What happened

Shares of billboard and transit outdoor advertising company Outfront Media (NYSE:OUT) jumped on Monday after the company announced that it had been recommended to be awarded a contract with the New York Metropolitan Transportation Authority. The stock was up about 12% as 11:30 a.m. EDT.

So what

Outfront has been recommended to be awarded transit concession agreements for subway, commuter rail, and buses, subject to the approval of the MTA's board of directors. The MTA is the largest public transit authority in the United States, carrying 11 million passengers per day on more than 800,000 vehicles.

Outfront Media advertisements in a parking garage.

Parking garage ads from Outfront Media. Image source: Outfront media.

The MTA plans to award new 10-year licenses for subway, commuter rail, and buses, with an option for the MTA to extend those contracts an additional five years. Outfront currently holds all three licenses.

This news comes after multiple short-term extensions of Outfront's previous agreements with the MTA. Rumors that Outfront could lose the MTA contract surfaced in September of last year, but the company was able to enter into a short-term agreement in November, followed by another short-term extension in May 2017. That second extension expires on Sept. 30.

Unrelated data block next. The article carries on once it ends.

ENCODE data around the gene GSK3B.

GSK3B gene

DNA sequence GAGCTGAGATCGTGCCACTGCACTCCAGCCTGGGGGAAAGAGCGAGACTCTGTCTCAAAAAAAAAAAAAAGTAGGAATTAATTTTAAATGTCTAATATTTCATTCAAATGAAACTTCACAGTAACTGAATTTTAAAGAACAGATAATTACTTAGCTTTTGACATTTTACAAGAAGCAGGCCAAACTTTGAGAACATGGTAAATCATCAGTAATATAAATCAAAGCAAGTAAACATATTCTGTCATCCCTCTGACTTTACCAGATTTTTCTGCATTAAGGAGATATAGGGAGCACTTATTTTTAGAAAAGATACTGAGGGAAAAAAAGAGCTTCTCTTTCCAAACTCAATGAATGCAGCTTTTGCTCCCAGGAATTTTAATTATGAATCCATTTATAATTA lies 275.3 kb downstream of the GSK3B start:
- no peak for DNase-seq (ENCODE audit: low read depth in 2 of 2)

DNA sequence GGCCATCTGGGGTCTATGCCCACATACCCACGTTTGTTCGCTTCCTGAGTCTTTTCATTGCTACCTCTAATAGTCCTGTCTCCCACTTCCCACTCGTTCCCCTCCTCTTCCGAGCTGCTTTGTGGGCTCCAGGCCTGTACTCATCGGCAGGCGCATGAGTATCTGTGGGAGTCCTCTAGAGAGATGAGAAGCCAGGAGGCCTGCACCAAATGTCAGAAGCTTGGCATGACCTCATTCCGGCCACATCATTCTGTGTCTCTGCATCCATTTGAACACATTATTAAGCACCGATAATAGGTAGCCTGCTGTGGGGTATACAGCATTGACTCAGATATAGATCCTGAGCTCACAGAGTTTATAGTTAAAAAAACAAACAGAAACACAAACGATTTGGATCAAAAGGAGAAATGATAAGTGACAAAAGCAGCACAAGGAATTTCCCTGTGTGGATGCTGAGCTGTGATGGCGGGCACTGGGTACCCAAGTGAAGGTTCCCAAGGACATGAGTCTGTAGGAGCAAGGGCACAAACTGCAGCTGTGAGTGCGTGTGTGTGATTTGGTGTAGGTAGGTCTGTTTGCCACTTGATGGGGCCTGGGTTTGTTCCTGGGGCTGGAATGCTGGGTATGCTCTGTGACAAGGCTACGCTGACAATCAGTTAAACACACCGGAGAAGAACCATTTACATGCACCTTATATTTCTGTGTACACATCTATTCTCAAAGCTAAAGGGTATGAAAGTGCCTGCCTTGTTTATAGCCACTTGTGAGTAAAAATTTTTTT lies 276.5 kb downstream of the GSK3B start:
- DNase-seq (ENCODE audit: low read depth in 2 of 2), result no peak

Now what

Assuming Outfront is ultimately awarded all three licenses, this news removes a cloud hanging over the stock. In 2016, Outfront generated $225.1 million of revenue from its MTA licenses, representing nearly 15% of the company's total revenue.

Presumably, official news of Outfront's license wins should come before the current short-term extension expires on Sept. 30. Investors are already celebrating, boosting the stock to its highest level since early May. This news should also quell any concern about the company's dividend, which currently yields nearly 7%.

Timothy Green has no position in any of the stocks mentioned. The Motley Fool has no position in any of the stocks mentioned. The Motley Fool has a disclosure policy.